And that’s the connection between then and now. Fanatical patriotism resurges anytime that there is a war at stake. That’s because items like the Patriot Radio are used as propaganda. Governments and institutions want people to support the war, so they appeal to peoples’ need for a sense of belonging.

Nationalism and a sense of belonging are closely tied together. However, the downside of nationalism is that it puts people in a state of mind of “us vs. them.” It’s a critical concept to understand following the political dissent in the U.S.

That’s why it’s extremely important that items like this are preserved. As the old saying goes, “Those who fail to learn from history are doomed to repeat it.”

Fortunately, in this case, the item has been preserved. For those who want to see it in person, there is an authentic Patriot Radio on display at the Cooper Hewitt Museum in New York. Industrial design collector George Kravis gifted the radio to the Cooper Hewitt Museum back in 2014. It is part of the Energizing the Everyday: Gifts From the George R. Kravis II Collection and will be on display until March 12, 2017.

The radio comes in three different models. The one on display at the Cooper Hewitt Museum is a 400-1 model, meaning that its base color is blue. The 400-2 model has a white base color and the 400-3 model has a red base color.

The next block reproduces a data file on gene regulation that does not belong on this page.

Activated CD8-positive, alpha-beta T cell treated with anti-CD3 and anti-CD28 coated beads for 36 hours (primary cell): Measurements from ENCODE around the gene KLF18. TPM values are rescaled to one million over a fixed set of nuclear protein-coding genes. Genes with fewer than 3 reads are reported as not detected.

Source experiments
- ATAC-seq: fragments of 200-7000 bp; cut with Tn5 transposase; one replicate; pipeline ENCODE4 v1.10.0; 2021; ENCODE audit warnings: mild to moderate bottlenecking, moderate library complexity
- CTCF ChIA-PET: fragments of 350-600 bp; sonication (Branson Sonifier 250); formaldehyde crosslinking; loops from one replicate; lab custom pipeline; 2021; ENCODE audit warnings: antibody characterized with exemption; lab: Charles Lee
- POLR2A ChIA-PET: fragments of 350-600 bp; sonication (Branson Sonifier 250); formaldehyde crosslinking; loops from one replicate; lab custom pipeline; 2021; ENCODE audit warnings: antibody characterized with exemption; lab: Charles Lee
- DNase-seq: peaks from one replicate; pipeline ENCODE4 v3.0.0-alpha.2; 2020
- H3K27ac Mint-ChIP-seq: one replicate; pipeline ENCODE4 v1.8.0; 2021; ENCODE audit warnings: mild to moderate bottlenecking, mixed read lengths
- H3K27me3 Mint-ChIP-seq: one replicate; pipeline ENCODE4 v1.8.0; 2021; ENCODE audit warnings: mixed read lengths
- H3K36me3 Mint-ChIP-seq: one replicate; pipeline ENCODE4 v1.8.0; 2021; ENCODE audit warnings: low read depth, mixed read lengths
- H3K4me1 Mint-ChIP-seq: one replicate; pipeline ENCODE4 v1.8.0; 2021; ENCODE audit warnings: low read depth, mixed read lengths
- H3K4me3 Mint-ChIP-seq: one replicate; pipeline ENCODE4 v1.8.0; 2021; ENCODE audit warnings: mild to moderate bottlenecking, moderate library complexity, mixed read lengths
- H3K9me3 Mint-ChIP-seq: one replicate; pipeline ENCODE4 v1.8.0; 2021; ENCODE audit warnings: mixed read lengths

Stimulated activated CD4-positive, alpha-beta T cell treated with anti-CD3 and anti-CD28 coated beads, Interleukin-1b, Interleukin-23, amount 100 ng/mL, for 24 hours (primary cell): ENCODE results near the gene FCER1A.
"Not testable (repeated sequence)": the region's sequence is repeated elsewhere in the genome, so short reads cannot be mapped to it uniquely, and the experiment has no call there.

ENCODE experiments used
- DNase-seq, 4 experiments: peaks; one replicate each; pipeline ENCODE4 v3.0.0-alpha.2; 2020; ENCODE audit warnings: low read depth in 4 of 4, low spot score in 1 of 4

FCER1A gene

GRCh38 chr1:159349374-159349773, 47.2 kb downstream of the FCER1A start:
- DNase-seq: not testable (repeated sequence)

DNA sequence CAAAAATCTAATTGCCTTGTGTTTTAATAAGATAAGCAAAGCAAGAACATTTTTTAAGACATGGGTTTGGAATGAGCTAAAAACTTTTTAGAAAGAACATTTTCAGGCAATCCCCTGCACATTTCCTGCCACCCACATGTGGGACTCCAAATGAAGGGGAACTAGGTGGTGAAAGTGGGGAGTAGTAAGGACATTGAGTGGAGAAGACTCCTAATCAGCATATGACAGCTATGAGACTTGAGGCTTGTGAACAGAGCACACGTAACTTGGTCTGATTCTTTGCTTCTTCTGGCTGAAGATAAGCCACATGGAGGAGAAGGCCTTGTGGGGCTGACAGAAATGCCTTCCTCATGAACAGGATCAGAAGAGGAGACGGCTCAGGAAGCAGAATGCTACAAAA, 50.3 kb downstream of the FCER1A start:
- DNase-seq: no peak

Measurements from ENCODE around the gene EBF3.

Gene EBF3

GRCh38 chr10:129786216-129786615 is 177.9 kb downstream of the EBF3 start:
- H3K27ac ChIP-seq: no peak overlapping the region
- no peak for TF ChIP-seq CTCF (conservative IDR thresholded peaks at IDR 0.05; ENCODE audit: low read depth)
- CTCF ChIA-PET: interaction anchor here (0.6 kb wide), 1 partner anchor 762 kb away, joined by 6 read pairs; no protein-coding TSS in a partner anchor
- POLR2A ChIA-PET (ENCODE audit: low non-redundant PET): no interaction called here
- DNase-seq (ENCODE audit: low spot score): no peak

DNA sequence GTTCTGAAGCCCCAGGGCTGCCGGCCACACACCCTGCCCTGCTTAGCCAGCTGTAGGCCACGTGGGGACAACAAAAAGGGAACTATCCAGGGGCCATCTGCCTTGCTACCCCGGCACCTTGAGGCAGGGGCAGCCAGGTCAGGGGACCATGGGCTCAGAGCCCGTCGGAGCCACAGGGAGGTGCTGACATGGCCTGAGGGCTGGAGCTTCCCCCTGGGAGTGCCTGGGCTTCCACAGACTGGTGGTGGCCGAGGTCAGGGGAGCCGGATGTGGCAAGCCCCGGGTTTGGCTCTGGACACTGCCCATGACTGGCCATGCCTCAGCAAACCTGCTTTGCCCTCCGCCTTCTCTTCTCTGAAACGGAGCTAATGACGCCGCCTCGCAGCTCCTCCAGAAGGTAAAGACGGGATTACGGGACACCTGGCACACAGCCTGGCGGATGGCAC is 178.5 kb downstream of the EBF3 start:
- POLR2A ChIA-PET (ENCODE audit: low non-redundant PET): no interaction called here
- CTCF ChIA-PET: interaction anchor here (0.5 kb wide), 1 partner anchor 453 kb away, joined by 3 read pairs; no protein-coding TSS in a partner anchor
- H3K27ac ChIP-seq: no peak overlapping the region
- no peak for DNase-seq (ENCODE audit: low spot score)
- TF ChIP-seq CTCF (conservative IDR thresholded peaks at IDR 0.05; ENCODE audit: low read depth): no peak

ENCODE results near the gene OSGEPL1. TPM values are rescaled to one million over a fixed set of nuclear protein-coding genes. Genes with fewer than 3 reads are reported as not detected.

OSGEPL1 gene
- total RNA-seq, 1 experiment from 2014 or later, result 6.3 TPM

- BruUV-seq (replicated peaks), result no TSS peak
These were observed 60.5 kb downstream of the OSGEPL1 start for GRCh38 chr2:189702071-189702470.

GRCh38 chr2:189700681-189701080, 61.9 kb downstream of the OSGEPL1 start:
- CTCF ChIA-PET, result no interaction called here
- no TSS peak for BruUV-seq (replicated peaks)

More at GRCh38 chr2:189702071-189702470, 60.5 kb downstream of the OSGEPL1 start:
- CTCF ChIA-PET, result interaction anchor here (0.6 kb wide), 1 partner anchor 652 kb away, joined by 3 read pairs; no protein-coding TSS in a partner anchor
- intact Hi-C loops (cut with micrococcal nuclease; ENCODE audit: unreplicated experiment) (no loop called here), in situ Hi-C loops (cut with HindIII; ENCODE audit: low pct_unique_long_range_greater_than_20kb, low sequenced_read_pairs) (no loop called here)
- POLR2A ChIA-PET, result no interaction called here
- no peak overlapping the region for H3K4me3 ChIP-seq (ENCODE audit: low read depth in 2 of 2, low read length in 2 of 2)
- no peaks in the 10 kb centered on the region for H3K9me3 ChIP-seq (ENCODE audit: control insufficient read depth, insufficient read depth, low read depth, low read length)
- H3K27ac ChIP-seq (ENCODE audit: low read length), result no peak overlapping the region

Due to its historical significance, the Patriot Radio has seen a price hike in its value. At the time of its release in 1940, the radio sold for just $15. Now, in 2016, the radio is worth an estimated $1,500.

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Traditional Upscale Art Meets New-Age Technology

A classical painting of angels in the sky.

Image credit: Shutterstock

Jeanette Hayes took the Internet by storm and has now taken over the art and fashion industries of New York as well. At the ripe old age of 26, Hayes has become New York’s favorite new artist. Hayes, originally from Chicago, trained at Pratt as a classical painter. She’s also made a name for herself on social media with over 180,000 Instagram followers. Her classical paintings that blended customary practices with modern technology have made her famous.

But she’s not solely a digital artist. She has created mixed-oil pieces that have elements or themes borrowed from technology. These first pieces made a statement because she mixed “the high culture of art history with the supposed lowness of pop culture and mass technology” in what many are calling a Warhol-like style.